Indirect evidence for this hypothesis comes from a number of studies. Caspar et al. (2016) showed that both the sense of agency and the feeling of responsibility were reduced in a condition in which people were ordered by the experimenter to inflict either a financial or a physical pain to a ‘victim’ in comparison with a condition in which they were free to decide which action to execute. Several studies further suggested that losing the sense of responsibility for an observed pain reduces activity in the neural network associated with pain empathy (Cui et al., 2015Koban et al., 2013Lepron et al., 2015) and reduces feelings of guilt (Yu et al., 2020). However, those studies never explored the effect of receiving orders from an authority. Cui et al. (2015) and Koban et al. (2013) focused on errors that result in pain delivered to another individual. Lepron et al. (2015) showed that when participants are the executors (vs. mere eyewitnesses in the ‘observe’ condition) of painful outcomes delivered to another individual, empathic responses (as measured by facial electromyography and heart rate variability) increased. Interestingly, the authors did not find differences in the empathic response between a condition in which they could decide and execute the action and a condition in which they could only execute an action decided by the computer. However, the perception of being “under command” may strongly differ when the instructions come from a computer and when they come from a human, authoritative figure. Therefore, whether performing an action that causes pain to others under human command would lead to reduced empathic responses to that pain is still largely unknown. Here, we predict that receiving orders to deliver painful shocks will reduce empathy for that pain, even if participants are the authors of the actions. We hypothesize that this effect could be associated with the reduced experience of responsibility and guilt under command.

In the present paradigm, one out of two volunteers (the ‘agent’) was placed in the MRI scanner and was free to decide (abbreviated as ‘Free condition’) or received a coerced instruction (‘Coerced condition’) to deliver a real, mildly painful shock to the ‘victim’ for a small monetary gain to the agent (+€0.05). We expected to observe a reduced activity of the pain network, including the insula and the ACC, as well as a reduced perception of responsibility and guilt in the coerced condition in comparison with the free condition. We also expected that participants that show more activity in these pain regions while witnessing shocks would decide to deliver fewer shocks under the free condition. These results would help explain why people are less morally inhibited when complying with orders.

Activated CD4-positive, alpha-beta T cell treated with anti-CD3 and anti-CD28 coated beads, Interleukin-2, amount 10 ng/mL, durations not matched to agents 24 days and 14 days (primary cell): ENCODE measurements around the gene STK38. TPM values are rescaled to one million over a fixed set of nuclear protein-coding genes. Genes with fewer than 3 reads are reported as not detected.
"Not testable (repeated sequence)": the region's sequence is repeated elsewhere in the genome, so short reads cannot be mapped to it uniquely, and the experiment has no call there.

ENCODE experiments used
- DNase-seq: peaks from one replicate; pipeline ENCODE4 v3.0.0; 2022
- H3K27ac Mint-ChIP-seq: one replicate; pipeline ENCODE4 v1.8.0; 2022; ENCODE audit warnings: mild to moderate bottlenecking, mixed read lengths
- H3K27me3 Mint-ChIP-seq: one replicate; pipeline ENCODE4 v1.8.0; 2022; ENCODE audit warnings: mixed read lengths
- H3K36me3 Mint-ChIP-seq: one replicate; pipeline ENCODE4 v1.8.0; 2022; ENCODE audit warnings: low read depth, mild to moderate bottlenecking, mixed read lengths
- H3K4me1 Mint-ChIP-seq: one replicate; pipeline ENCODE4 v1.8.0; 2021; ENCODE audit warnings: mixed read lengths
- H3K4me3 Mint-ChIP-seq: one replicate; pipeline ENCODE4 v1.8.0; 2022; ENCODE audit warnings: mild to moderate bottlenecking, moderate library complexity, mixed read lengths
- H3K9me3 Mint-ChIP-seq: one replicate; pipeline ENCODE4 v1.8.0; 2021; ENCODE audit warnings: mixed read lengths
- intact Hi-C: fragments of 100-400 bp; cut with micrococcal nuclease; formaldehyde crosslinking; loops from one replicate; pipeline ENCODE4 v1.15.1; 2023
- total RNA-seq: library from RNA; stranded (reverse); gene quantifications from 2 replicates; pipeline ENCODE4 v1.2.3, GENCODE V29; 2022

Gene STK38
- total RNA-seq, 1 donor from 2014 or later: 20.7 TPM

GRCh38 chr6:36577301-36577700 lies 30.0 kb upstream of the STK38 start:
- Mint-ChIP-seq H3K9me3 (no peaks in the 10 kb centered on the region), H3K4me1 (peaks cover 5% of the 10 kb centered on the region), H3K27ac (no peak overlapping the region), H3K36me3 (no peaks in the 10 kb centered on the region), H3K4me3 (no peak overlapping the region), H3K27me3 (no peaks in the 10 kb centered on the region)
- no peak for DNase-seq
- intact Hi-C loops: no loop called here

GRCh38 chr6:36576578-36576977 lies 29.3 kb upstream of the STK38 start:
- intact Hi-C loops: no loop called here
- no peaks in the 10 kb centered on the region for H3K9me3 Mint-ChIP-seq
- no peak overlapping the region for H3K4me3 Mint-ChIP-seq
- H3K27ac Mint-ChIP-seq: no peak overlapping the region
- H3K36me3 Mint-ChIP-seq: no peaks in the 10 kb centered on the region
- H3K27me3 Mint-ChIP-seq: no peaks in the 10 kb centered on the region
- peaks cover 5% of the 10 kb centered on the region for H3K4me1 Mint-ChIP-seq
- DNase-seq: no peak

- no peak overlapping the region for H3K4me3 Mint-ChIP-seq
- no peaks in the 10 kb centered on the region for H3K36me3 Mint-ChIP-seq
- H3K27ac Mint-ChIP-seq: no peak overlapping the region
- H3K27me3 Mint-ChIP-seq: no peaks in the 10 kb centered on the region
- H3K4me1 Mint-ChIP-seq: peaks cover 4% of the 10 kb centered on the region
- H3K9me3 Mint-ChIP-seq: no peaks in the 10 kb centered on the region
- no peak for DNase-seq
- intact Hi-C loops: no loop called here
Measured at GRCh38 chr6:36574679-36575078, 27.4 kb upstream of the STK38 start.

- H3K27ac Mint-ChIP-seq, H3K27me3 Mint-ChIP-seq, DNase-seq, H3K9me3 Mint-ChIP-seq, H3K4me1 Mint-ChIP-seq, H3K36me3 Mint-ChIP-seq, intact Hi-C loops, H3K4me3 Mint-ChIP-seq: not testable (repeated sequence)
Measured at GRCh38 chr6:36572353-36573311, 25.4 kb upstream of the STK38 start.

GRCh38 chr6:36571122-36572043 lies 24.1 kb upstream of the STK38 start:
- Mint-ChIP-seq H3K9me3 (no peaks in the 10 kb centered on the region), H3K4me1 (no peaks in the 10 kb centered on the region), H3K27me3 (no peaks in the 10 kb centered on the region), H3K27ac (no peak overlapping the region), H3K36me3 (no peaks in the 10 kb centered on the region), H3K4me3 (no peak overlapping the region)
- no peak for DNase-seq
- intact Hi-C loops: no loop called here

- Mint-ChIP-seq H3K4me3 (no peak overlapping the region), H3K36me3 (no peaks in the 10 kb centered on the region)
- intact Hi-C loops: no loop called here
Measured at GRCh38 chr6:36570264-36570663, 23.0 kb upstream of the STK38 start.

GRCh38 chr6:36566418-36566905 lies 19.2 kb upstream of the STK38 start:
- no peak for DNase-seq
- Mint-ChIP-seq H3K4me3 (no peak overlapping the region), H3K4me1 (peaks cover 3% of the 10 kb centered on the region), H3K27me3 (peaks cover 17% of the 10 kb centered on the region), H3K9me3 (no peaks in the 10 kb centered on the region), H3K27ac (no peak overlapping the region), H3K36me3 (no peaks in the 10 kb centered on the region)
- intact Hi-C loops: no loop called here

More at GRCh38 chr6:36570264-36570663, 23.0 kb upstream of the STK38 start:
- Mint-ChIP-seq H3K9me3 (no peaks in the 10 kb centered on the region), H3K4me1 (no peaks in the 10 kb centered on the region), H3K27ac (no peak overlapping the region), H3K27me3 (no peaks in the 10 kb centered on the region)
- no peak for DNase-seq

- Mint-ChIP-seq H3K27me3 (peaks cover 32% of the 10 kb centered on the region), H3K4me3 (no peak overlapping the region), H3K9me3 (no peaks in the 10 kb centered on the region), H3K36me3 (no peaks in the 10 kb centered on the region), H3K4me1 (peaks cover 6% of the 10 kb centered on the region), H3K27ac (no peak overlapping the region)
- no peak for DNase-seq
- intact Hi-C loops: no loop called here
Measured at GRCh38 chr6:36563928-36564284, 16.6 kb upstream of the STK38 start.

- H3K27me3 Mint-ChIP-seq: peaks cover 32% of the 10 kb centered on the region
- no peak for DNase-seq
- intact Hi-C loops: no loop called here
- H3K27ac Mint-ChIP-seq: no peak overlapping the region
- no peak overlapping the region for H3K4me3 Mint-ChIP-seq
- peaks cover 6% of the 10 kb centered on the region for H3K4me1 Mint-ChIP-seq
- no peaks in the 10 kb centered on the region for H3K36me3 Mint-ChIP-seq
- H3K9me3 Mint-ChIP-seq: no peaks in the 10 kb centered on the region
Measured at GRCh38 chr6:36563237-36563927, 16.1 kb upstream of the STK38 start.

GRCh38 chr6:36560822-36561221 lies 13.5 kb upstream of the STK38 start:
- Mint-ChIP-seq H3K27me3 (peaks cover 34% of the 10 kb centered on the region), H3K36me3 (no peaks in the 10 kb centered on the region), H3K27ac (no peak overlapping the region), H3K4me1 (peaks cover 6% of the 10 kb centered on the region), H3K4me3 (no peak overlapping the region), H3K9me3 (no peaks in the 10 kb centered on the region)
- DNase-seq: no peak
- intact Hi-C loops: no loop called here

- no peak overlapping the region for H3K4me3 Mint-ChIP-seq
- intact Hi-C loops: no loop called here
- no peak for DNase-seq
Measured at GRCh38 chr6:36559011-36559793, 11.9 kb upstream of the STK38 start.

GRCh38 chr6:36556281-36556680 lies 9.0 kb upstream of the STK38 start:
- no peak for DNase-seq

Because it is difficult to associate changes in brain activity in a single location such as the anterior insula or ACC with specific mental processes such as empathy or guilt (see Lieberman and Eisenberger, 2015 vs Wager et al., 2016 for a related debate about reverse inference), we also used three multivariate signatures that have been validated to scale quite selectively with perceiving other people’s pain (the vicarious pain signature, VPS, Krishnan et al., 2016), with feeling pain (the neurological pain signature, NPS, Wager et al., 2013) and with the feeling of interpersonal guilt (Yu et al., 2020).

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About S. R. Zelenz 119 Articles
S.R. Zelenz has worked in education for 20 years. Working with students from all walks of life, cultures, races, and social diversity, Zelenz’s research in Educational Leadership led to finding a better way to approach learning for students with trauma histories. Many were juvenile offenders, gang members, diagnosed with varying behavioral disorders, or had family histories of violence, murder, or narcissistic parenting. This research could not be effectively accomplished without further understanding: how epigenetic trauma inheritance may be impacting these students; how brain development from trauma may be impacting their behavioral and emotional development; as well as deep understanding of psychology and its varying classifications for behavioral and personality disorders. The goal is to find solutions for changing the conversation and making a real difference for these students. She has also worked with nonprofits of varying focus areas for the last 25 years. Her undergraduate degree in Arts Administration and Music prepared her for managing nonprofits of any size as well as procuring funding so that they can achieve their goals. Pairing her nonprofit background with her education background, she has been able to make a difference for over 200 nonprofits worldwide, written curriculum for schools across the globe, and assisted many arts organizations through performance and management.